The Great English Golf Boom Book Review
Review by Golfshake Ambassador Andy Picken
This is definitely the book for you If you've ever wondered about any of the following:
- How did it take so long for golf to catch on in England?
- What triggered the boom and how did golf spread around the country?
- Who were the golfers responsible for that?
Having recently reviewed the Long Golden Afternoon by Stephen Proctor this is the perfect accompanying book.
Both provide an important perspective in golfing history but together they offer the northern and southern direction of travel and why.
The Great English Golf Boom 1864 to 1914: A History by Dr Michael B Morrison is a stunning, academic quality book answering this and many other questions.
The image used on the cover is from Punch magazine in 1885 called ‘The Golf Stream’ indicating the number of people travelling to engage in the sport of golf. His research and analysis, using a range of data sources, is simply exemplary.
He has reviewed how the development of golf differed between England and Scotland. The spread of golf in England lagged Scotland by several decades. An important catalyst was when English holidaymakers travelled to Scotland and saw golf being played for the first time.
This took time to happen but when it took off, it was a great boom rather than just a passing fad or fashion.
I have always had the idea that the growth of golf as a sport mirrored the growth of railway lines giving access to the links land between the sea and agricultural land.
These were part of the social and economic factors that influenced the spread, however the author has drilled much deeper into the makeup of the clubs and the golfers’ professions and discovered that many clubs were formed around a particular locality and even specific professions.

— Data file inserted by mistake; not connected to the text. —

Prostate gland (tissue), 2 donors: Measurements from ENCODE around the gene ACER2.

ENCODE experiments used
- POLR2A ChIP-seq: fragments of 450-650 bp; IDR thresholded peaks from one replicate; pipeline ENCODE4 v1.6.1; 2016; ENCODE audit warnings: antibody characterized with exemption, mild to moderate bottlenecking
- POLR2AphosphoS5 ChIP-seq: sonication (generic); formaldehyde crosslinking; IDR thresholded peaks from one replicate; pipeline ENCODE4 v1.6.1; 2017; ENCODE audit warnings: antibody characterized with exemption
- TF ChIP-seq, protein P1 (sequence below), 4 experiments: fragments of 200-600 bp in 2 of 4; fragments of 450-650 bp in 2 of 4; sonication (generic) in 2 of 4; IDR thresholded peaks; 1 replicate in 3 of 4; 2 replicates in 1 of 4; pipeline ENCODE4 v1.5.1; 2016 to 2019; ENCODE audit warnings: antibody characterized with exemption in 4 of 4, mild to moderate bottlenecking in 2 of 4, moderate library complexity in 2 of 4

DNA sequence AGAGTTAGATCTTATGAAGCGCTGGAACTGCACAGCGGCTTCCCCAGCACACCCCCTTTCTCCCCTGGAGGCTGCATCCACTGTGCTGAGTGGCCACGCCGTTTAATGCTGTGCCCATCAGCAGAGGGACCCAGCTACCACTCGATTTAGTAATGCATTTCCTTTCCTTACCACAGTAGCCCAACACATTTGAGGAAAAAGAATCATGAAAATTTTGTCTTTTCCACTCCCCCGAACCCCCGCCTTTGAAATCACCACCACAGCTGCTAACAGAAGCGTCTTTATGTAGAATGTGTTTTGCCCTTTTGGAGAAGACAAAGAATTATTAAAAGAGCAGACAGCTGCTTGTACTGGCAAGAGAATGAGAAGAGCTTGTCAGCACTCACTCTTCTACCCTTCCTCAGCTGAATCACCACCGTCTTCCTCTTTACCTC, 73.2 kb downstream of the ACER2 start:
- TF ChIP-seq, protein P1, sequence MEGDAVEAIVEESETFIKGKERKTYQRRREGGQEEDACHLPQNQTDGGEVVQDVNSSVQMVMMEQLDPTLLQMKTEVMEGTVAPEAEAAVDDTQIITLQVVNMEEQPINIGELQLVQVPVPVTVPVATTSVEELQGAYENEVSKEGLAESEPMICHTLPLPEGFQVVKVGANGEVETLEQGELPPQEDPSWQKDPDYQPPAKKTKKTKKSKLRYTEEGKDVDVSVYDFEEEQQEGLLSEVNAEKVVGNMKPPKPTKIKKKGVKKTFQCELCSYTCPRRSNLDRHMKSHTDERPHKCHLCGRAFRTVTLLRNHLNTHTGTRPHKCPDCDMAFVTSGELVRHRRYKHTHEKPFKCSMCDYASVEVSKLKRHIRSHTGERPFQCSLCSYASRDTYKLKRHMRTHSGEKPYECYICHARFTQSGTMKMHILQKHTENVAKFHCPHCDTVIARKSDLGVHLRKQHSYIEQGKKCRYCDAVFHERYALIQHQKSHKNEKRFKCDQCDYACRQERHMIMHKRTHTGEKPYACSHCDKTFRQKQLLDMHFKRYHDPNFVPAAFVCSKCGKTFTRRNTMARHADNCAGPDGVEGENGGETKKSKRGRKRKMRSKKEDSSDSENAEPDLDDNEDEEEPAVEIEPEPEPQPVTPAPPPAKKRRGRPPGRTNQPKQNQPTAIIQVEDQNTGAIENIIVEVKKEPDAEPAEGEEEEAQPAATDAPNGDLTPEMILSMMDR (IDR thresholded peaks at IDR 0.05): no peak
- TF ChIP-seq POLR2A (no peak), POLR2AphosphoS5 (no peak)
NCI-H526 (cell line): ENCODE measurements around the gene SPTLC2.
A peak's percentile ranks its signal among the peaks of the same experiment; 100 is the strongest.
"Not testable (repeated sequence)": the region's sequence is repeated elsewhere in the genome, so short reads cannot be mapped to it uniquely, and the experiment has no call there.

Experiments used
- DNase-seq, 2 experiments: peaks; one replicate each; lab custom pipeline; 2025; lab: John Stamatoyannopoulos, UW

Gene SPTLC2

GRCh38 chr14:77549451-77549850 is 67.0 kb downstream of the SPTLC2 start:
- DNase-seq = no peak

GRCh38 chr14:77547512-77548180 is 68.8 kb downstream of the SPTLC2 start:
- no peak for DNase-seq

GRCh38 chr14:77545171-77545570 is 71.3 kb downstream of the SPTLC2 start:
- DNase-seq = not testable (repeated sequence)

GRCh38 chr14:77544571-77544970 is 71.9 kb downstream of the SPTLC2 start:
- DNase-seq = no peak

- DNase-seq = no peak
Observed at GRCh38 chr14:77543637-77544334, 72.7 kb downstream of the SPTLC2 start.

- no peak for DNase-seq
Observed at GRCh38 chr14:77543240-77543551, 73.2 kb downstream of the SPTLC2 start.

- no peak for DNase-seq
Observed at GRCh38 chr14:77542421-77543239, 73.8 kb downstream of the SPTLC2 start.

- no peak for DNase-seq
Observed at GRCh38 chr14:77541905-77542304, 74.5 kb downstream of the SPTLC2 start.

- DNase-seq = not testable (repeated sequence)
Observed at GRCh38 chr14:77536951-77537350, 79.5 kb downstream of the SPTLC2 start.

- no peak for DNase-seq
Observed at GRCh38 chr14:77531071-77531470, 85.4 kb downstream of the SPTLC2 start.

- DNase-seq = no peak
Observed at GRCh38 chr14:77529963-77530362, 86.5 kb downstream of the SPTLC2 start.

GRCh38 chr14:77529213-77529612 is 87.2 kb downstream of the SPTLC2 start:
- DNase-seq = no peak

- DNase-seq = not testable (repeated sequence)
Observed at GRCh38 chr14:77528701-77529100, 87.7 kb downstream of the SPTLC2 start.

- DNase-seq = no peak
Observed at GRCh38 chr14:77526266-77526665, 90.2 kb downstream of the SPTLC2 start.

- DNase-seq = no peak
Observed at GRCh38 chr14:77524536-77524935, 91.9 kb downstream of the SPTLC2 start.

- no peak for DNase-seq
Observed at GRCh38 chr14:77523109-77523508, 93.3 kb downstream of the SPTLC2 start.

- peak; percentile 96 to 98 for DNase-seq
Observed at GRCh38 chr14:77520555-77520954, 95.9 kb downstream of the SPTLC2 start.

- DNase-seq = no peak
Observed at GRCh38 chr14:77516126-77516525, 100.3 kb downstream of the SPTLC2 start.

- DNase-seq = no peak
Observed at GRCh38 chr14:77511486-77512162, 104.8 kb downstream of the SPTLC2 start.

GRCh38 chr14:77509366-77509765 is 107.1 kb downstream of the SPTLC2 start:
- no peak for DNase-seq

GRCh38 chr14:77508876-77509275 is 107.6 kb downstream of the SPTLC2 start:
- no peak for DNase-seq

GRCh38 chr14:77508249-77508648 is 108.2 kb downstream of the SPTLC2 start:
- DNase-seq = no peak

He has looked into the type of golf clubs and their locations and discovered that many were operating on a small scale with 9-hole parkland layouts charging a guinea per annum membership fee.
Many were created by local club professionals, simply laid out on the available land area. The ones created by the acknowledged professional golf course architects were at the elite clubs that were developing around this time.
I learnt that the bicycle and the increase in leisure time was in fact one of the major influencers on the growth of the game. Most clubs had bicycle racks and going golfing by cycle for the masses was a popular activity.
I found that the rate of golf course construction was surprising. In 1886 six clubs were formed in England. By 1891, just five years later 71 were formed in that year. That’s a new golf club being created every five days!
From 1890 to 1914, 1,200 golf clubs were formed in England, at a rate of nearly one a week over that period.
Interestingly, many of the golf courses were very short by today’s standards allowing for the carry of the gutta percha golf ball. Tom Dunn’s original layout for Huddersfield measured at 4,716 yards.
I have learnt an extraordinary amount about English golf through this book and have found reading it to be a real pleasure.
I anticipate, as I continue my research into the history of golf, that I will be returning to it on a regular basis. It undoubtedly will become a reference work for the future.
It is beautifully illustrated with images, charts and maps. It is provided in hardback form and colour. This is a self-published book and copies can be bought from the author directly using this email address ([email protected]) for a price of £29.50 including postage and packing.
The author's Previous Books:
The Links on the Hills, a history of the Old Course at the Gog Magog, 2015
The Worst Golf Course Ever, a history of the Cambridge University Golf Club, 2016
The Origins of the Sacred Nine, Royal Worlington and Newmarket Golf Club, 125th Anniversary, 2018 (awarded the British Golf Collectors Society Murdoch Medal for 2018 for outstanding contribution to the heritage of golf)
The Great English Golf Boom, 1864-1914, 2022 (made shortlist of three for the Murdoch Medal for 2022)
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